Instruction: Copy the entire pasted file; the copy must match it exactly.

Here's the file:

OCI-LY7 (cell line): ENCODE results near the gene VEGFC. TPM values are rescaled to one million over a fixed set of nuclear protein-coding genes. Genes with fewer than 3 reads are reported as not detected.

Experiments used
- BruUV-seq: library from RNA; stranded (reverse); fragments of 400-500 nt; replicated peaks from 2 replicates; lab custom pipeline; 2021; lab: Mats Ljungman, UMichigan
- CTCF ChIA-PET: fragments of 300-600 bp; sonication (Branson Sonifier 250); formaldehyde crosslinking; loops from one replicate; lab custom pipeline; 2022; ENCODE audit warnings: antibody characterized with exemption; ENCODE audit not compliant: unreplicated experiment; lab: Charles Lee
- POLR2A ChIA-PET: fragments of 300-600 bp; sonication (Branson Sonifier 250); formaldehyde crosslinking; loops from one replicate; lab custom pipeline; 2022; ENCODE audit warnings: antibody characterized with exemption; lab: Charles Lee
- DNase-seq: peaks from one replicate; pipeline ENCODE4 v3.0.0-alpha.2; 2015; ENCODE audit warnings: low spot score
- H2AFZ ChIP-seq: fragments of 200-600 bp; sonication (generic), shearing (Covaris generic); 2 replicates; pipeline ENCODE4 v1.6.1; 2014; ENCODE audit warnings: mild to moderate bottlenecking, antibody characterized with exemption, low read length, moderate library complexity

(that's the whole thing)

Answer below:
OCI-LY7 (cell line): ENCODE results near the gene VEGFC. TPM values are rescaled to one million over a fixed set of nuclear protein-coding genes. Genes with fewer than 3 reads are reported as not detected.

Experiments used
- BruUV-seq: library from RNA; stranded (reverse); fragments of 400-500 nt; replicated peaks from 2 replicates; lab custom pipeline; 2021; lab: Mats Ljungman, UMichigan
- CTCF ChIA-PET: fragments of 300-600 bp; sonication (Branson Sonifier 250); formaldehyde crosslinking; loops from one replicate; lab custom pipeline; 2022; ENCODE audit warnings: antibody characterized with exemption; ENCODE audit not compliant: unreplicated experiment; lab: Charles Lee
- POLR2A ChIA-PET: fragments of 300-600 bp; sonication (Branson Sonifier 250); formaldehyde crosslinking; loops from one replicate; lab custom pipeline; 2022; ENCODE audit warnings: antibody characterized with exemption; lab: Charles Lee
- DNase-seq: peaks from one replicate; pipeline ENCODE4 v3.0.0-alpha.2; 2015; ENCODE audit warnings: low spot score
- H2AFZ ChIP-seq: fragments of 200-600 bp; sonication (generic), shearing (Covaris generic); 2 replicates; pipeline ENCODE4 v1.6.1; 2014; ENCODE audit warnings: mild to moderate bottlenecking, antibody characterized with exemption, low read length, moderate library complexity